Despite limited language skills, many IIED sufferers speak in dead tongues over the duration of an episode. Unintelligible curse words and guttural protests are peppered throughout their cries. The wrath seems to afford them a new set of skills, indeed powers of expression. They sign derogatory remarks to their caretakers. Perform complex hand gestures as if finally possessing the proper motivation to communicate, a message they desperately want heard. There are no precipitating psychological stressors galling enough to warrant such an episode from those diagnosed with IIED: no hunger too great nor gassy build-up too strong. Still, burgundy cheeks gleaming with tears are just a lukewarm lunch or unwanted bath away. They are actively destructive against the world around them, as if attempting to reshape it into a more suitable state. Their failure to make such corrections only adds to their frustration, their desperation, their fury. Post Episodic Reactions Upon inflicting minor cracks and scratches, finger-length rips and quarter-sized bruises, the infant enters a state of remorse and confusion. Perhaps more surprising than the infantâ&#x20AC;&#x2122;s violent outburst is his or her subsequent self-loathing. They curl into balls, hug their knees. They shake their heads, ruminating on the unbecoming state of their actions. How could they let themselves lose control like that? Was it really their hands that broke the rattle in half, threatened to use it as a weapon if they were force-fed mashed peas one more time? What will the family think of them now? Unlike IED sufferers, there is no relief of tension. The infant remains ashamed for hours after, blushing just as violently as their original outburst. Their head continues to glow deep red, the blood rushing around the brain, swirling in a great vortex. They are betrayed by their own life force, often collapsing in a dizzied fatigue. Their lips tremble as they lay defeated, silently mouthing what appear to be apologies as they fade into sleep. They crave forgiveness when they awake. When they come to, they crave understanding.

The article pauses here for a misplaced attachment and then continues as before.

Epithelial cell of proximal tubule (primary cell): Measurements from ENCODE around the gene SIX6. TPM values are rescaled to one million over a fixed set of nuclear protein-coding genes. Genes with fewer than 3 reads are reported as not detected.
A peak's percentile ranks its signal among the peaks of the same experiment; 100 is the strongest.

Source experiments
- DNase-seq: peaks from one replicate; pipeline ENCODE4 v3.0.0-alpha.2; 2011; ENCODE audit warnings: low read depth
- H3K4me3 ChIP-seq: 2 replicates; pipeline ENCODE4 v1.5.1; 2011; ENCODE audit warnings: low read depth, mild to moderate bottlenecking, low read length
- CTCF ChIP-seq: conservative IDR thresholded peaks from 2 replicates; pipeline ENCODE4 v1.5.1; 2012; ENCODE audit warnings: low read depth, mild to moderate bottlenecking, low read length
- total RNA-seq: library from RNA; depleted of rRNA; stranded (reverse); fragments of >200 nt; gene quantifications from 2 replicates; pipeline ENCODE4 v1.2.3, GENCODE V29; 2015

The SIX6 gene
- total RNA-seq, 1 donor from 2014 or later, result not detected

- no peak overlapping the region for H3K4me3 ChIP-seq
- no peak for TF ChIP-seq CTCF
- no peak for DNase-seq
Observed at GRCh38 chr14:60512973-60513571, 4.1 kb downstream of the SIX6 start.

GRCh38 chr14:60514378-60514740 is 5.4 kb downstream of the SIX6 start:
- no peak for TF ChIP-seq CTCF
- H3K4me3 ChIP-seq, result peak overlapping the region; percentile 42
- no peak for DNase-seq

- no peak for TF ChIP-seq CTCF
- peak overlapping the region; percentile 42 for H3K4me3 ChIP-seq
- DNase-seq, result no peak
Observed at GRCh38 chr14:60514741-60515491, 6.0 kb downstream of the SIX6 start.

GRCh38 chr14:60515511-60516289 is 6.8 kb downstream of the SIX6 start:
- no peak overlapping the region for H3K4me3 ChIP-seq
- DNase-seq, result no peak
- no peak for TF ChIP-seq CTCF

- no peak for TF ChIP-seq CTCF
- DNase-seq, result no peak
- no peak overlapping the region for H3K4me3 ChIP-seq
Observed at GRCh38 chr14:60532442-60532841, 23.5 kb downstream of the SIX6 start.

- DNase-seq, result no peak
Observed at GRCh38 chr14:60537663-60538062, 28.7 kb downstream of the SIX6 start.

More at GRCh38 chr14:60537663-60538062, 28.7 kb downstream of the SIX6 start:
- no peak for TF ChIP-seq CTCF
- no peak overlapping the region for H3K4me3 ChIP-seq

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Spittoon 2.2 Celizic, DSM-IV Code…

Behavioral Treatments Grace has been found the most effective form of therapy. An undeserved amount of attention and patience, love and sincerity. The infant’s reaction is no doubt inappropriate, the child out of line. Still, all they want is to be taken seriously: their wants considered and fears addressed. They’re disappointed. The world is not right, and perhaps even more upsetting is their own fragility, their soul assigned to a body that depends on every breath. The most successful administrator of grace will be able to forget what it’s like to accept these truths. They will sensitize themselves again to the failings of world and self until the weight of all-that-shouldn’t-be-but-is clings to their chests like globular tumors. They must feel enough pain and rage and disappointment until all explosions are rational and justified responses, until the administrator is nearly ready to burst themselves. So it means to understand the pain of another.

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Spittoon 2.2

From The Tranquilized Tongue Eric Baus

The fauna machines oxidized the bodies of beasts. The fur-covered eclipse blinded the sky with blisters. The blood hibernated in a passed out star. The peregrineâ&#x20AC;&#x2122;s aluminum claws unclasped.

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Spittoon 2.2 Baus, From The Tranquilized Tongue